What are inhibitions
Inhibitions are the mental brakes that prevent people from showing their true feelings or thoughts. Sometimes they are a conscious form of self-control, like 'biting your lip' when it seems risky to say something. Often, they are unconscious, only showing up as patterns of behaviour or habits of speaking.
They can be helpful, keeping things in balance; or personally harmful, causing intense feelings of guilt and anxiety. When harmful, they often lead to neuroses (mild but distressing psychiatric disorders that interfere with life while not putting one out of touch with reality), as well as severely limiting a person's lifestyle or relationships.
What causes inhibitions
There are several theories, mainly deriving from the work of the psychoanalyst Sigmund Freud. Though regarded as largely psychological, inhibitions reflect the way the body normally works.
For example, it is well known that hormones (chemicals released into the blood to effect changes in particular organs, such as making the heart beat faster) always seem to have an opposite that inhibits that action. Thus, one hormone stimulates blood sugar, while another another lowers the blood sugar level.
The mind seems to work by a similar system of checks and balances. Strong emotions such as love, or anger are inhibited by the mind also recognizing what else is going on,
Unrestrained anger may express itself as shouting at someone or even assaulting a person physically. If that person is rather large, the rational brain commonly steps in and controls anger.
At an unconscious level, inhibitions may make one avoid, for example, going to parties. The conscious thought is 'I just don't enjoy noisy, crowded rooms', but there may also be deeper fears, for example a fear of being punished for enjoying oneself. If such fears are not recognised they may never be dealt with or abolished.
How can inhibitions be understood
There are three sources of inhibitions. They can stem from the way a person is brought up by parents and family. They can be part and parcel of the culture (religion, laws, morals) in which one is raised and educated.
They can be a part of one's inborn character, as seen in aspects of personality that are the essence of differences between people. This mixture of personal and group experiences varies enormously from one individual to another.
Understanding oneself takes education, self-awareness and being prepared to talk to others. Sometimes a particular event or series of events that took place in childhood can be the key to a particular inhibition.
Styles of parenting, either over-strict or too lax, are also thought to be important in forming inhibited behaviour.
Can inhibitions be treated
Treatment is certainly possible, if necessary. Inhibitions are universal and only rarely cause problems, but many forms of therapy are now available for anyone obviously troubled by doubts or anxiety. However, there are no magical cures, and most treatments take time to effect any lasting change.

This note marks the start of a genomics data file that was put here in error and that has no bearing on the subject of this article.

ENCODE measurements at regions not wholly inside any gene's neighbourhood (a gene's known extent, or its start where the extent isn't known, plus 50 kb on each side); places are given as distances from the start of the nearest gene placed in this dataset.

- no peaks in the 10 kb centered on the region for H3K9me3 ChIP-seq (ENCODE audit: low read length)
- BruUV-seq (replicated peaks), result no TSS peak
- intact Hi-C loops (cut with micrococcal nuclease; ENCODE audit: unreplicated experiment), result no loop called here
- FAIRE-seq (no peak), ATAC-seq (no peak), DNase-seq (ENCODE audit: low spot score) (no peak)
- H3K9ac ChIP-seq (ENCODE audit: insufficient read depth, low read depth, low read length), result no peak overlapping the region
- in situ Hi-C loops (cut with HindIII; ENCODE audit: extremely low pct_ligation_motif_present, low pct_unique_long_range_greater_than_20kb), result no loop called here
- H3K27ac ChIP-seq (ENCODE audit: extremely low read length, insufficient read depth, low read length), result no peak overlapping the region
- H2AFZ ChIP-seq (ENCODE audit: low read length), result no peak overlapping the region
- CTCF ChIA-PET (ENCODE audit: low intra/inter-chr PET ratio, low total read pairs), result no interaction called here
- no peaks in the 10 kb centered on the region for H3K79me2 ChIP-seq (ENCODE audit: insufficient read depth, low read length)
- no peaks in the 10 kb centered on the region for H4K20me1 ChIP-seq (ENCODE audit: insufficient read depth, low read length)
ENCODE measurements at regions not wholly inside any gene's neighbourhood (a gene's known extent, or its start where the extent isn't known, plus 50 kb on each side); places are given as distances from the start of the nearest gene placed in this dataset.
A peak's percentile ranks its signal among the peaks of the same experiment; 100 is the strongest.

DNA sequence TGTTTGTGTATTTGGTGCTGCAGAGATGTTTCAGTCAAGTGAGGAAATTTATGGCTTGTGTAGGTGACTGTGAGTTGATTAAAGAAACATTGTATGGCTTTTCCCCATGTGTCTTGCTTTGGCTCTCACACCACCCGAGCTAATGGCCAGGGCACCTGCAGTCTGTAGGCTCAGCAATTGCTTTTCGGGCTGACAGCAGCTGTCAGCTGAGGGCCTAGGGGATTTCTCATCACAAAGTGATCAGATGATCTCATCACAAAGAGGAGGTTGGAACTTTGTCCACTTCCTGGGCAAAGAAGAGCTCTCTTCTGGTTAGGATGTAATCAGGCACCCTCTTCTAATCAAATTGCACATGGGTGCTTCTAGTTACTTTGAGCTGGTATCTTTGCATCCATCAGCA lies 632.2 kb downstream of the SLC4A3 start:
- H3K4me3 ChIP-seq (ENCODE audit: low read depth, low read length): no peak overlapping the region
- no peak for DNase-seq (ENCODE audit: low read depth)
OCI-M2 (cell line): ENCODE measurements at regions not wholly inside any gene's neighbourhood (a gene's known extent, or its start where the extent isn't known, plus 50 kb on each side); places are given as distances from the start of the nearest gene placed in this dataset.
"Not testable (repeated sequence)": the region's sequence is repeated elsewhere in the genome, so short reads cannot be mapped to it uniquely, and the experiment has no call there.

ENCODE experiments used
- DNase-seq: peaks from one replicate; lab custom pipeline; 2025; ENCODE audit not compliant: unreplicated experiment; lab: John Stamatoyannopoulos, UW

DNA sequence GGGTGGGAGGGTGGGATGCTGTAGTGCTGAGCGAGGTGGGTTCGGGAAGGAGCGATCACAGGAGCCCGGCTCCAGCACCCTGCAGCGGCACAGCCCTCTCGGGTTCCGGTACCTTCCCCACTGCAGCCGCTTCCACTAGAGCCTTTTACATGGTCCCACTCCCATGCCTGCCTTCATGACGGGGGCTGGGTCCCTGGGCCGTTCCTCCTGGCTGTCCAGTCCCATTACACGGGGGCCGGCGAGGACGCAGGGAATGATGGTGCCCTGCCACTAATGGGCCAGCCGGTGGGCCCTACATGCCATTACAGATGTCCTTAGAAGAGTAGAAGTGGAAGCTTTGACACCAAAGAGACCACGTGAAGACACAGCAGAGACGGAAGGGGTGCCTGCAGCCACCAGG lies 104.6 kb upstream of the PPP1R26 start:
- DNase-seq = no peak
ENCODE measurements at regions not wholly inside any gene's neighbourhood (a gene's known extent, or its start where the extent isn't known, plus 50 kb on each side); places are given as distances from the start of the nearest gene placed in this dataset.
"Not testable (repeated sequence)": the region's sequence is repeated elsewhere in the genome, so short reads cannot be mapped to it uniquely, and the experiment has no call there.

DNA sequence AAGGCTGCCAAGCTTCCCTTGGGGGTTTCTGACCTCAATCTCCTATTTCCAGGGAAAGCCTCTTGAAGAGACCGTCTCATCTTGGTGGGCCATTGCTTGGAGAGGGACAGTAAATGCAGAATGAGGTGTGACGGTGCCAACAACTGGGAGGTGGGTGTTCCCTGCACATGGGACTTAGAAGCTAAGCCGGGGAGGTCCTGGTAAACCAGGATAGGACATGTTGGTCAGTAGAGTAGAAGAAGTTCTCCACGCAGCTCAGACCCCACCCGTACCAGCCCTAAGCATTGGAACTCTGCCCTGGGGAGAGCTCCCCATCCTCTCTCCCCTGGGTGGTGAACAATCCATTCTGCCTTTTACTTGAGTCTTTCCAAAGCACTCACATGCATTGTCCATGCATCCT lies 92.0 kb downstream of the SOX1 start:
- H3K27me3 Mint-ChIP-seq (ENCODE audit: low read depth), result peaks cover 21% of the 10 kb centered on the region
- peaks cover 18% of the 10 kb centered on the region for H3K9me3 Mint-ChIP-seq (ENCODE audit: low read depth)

When should I see my doctor
If persistent anxiety or fears that you cannot understand are disrupting your life, it is time to seek help. Lack of confidence, inability to form relationships, or sudden panics are signs that medical advice is needed.
Sexual problems are also a common complication of inhibitions. The sooner they are addressed the better.
What will the doctor do
A referral will probably be made to a psychiatrist, who will take a full history of your problems, detailing your childhood, schooldays, family relationships and present situation. Depending on the symptoms, therapy will be carried out on an individual, couple or group basis.
It may take a behavioural approach, working to abolish particular fears (for instance, agoraphobia, a fear of open spaces). By contrast, the psychoanalytic approach aims to uncover hidden inhibitions to get them under control.
Length of treatment varies. Simple phobias (intense fears about a particular thing) may be cured in one or two sessions. Deep-seated problems with relationships, perhaps due to intense anger or self-doubt, may require months or even several years of regular therapy to resolve them.
The Oedipus Complex
This is named after a Greek myth about a man who killed his father and slept with his mother.
Freud theorized that young children love the parent of the opposite sex with a sexual intensity.
Thus boys view their father and girls their mother, as rivals to be feared and eliminated.
Maturity, in the form of adopting their parents' values and self-control, resolves the conflict.
Failure in this is said to result in various sexual and social inhibitions.
Inhibitions are not like the measles. By definition they do not show up as something obvious Generally, they create tensions which may be brought out in certain situations, like taking examinations or meeting new people.
Finding it hard to relax, avoiding things, repeated failures or mistakes, or even physical symptoms like headaches or stomach pain, may all be signs of inner distress.
Recognizing that these problems have causes will bring relief in itself. Working on self-relaxation, or talking over your behaviour with friends or relatives is also useful.
Specific self-help books are widely available.
Overcoming the awkwardness of seeking professional advice is an achievement in itself.